In some ways, the political process itself is like a market, with the same goals and limitations: it achieves outcomes desired by the people when they are all actively engaged and when power doesn’t skew the results. Gerrymandering and disproportionate representation distort the “free market” of politics in major ways, but other things do on a more inherent level: differences in media coverage or just name recognition, especially driven by overwhelming political donations by the wealthy.

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Why try to reform, to work within this flawed system? Not because we believe that government will be perfect, but because we know that humans are imperfect when unrestrained.
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Any semblance of an economically “free” market of ideas breaks down entirely when it is driven by who can afford to buy attack ads. The establishment power of political parties is dramatically cemented by the role of money in politics…with wealthy donors able to leverage their economic might into disproportionate influence.

So, then, with economic and political systems that are not truly equal, but dominated by the wealthy: why participate? Why try to reform, to work within this flawed system? Not because we believe that government will be perfect, but because we know that humans are imperfect when unrestrained.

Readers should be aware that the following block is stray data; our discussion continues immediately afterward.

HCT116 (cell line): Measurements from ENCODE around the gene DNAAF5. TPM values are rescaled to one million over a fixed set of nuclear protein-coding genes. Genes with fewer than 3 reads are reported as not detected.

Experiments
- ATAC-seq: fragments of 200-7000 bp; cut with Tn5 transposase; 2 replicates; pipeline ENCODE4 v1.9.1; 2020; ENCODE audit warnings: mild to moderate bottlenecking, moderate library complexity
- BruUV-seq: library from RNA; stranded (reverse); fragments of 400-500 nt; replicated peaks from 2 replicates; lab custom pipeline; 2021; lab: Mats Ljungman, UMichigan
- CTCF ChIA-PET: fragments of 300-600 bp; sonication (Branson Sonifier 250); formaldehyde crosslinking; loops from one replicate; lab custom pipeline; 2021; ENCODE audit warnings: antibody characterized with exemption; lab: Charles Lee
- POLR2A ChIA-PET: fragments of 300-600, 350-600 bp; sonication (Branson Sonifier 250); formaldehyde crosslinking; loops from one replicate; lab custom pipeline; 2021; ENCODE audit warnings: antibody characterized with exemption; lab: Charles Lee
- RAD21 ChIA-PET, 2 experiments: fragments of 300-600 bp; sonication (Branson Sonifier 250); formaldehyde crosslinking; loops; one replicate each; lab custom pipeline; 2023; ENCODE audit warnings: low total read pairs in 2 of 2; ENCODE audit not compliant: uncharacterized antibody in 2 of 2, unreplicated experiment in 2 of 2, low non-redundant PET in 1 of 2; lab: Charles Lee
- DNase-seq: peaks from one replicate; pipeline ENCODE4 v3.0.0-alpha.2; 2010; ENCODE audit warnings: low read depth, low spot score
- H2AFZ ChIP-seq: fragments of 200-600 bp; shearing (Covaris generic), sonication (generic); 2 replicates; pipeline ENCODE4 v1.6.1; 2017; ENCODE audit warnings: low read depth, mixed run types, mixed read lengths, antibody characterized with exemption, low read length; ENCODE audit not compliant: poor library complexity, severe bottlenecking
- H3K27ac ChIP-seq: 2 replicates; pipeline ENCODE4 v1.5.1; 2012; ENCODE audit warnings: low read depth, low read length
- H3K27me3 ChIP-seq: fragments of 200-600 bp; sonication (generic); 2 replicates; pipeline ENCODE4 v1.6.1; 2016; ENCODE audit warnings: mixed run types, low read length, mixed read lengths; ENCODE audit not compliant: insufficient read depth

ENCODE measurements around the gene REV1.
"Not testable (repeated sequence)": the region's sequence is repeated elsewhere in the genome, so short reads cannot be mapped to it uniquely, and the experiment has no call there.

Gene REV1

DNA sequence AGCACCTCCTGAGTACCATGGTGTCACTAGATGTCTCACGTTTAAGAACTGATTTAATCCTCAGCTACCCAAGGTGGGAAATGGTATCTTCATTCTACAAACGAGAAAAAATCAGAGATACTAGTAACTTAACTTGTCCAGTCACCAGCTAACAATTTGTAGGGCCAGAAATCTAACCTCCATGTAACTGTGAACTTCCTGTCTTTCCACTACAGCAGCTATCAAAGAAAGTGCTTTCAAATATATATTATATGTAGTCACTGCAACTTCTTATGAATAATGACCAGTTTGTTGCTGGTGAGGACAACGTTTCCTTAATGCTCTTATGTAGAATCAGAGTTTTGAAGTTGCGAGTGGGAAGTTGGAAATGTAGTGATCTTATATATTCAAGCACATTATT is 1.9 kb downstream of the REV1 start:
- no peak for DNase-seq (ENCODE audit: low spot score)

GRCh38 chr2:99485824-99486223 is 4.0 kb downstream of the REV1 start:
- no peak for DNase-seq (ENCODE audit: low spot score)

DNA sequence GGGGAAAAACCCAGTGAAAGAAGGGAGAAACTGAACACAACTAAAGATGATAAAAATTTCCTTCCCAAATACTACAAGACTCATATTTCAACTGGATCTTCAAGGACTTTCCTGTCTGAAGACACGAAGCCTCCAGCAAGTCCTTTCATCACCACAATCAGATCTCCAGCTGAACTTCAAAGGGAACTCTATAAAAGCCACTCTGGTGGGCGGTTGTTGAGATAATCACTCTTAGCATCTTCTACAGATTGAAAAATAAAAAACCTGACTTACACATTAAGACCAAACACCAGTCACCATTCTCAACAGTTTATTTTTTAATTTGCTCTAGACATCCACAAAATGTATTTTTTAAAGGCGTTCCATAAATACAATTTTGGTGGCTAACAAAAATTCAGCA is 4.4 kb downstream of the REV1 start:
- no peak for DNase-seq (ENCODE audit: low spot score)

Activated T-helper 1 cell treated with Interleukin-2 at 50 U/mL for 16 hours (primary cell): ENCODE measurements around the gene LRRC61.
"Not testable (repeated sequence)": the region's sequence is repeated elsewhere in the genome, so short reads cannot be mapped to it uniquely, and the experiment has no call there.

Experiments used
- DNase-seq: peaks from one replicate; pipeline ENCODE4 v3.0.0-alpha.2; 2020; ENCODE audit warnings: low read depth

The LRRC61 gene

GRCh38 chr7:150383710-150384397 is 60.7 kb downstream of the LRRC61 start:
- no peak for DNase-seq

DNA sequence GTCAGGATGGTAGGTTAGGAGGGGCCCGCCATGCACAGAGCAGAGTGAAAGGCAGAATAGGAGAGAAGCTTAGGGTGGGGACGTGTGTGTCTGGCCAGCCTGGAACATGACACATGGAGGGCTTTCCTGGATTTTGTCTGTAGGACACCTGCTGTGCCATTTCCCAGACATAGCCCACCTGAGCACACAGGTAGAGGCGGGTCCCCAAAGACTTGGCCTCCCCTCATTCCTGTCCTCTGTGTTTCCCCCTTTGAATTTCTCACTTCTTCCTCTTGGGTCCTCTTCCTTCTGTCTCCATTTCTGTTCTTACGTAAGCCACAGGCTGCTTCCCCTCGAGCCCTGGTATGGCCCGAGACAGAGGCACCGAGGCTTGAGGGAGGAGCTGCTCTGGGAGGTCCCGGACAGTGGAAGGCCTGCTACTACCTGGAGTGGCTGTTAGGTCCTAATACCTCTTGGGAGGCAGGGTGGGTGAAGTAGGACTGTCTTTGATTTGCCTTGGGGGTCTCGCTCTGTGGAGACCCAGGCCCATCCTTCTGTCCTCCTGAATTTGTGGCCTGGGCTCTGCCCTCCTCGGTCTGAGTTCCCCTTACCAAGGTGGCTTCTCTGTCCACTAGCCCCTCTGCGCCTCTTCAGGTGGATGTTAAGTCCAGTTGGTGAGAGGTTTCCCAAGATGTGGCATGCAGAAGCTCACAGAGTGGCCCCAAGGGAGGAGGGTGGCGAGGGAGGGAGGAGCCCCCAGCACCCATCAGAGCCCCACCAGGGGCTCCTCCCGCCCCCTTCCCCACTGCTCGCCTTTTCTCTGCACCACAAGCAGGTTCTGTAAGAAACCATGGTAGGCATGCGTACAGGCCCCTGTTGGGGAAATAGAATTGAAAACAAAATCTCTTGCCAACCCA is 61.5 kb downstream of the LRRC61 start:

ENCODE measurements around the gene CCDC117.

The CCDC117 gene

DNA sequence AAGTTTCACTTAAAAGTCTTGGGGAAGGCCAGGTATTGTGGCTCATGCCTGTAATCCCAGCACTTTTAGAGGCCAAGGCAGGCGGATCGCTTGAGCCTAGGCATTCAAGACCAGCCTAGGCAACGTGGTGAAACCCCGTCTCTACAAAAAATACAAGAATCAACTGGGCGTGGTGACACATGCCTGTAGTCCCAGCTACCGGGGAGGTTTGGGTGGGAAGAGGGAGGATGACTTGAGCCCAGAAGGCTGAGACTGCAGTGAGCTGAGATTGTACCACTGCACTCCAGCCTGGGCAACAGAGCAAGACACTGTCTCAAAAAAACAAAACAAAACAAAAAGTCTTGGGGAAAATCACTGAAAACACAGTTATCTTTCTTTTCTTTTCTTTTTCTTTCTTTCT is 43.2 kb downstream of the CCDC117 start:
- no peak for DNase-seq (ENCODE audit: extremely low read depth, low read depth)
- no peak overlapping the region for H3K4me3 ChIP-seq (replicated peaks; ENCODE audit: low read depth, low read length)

Returning to the terminology for a moment: are we Socialists or Capitalists for arguing that we need to intervene in markets to enable people to choices free from economic coercion? I say, Neither. In my case, I believe I am following Christ—not Marx or Smith—in seeking just outcomes while understanding the near-universal abuse of power.

It remains to be seen how much political capital justice will mobilize, this time around, in the market of ideas. But that’s why we celebrate Labor Day—to remind ourselves to demand honest economics of our policymakers.


[1] Perfect competition is the absence of market power, such as monopolies (control of all sales), monopsonies (control of all purchases), or brand identity.

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AUTHOR BIO: Henry Koenig Stone serves in Louisville, KY as current Managing Editor of Unbound and Associate for Young Adult Social Witness. Originally from Rochester, NY, Henry comes from a long line of pastors and professors. His family has practiced an equally long critical tradition of having “roast preacher” for Sunday lunch. Henry holds a B.A. in Economics (2015) from the University of Chicago and an MPP (2017) from UChicago’s Harris School of Public Policy. His past work has focused on policy analyses of healthcare pilot programs and public health systems. A baritone, Henry is a fan of both sacred and irreverent vocal traditions. His favorite place on earth is Dunkirk Camp & Conference Center, where he has been a summer camp counselor for many years. 

Read more from this issue, Make America Just. Period. (A Moral Platform for the Christian “Justice Voter”).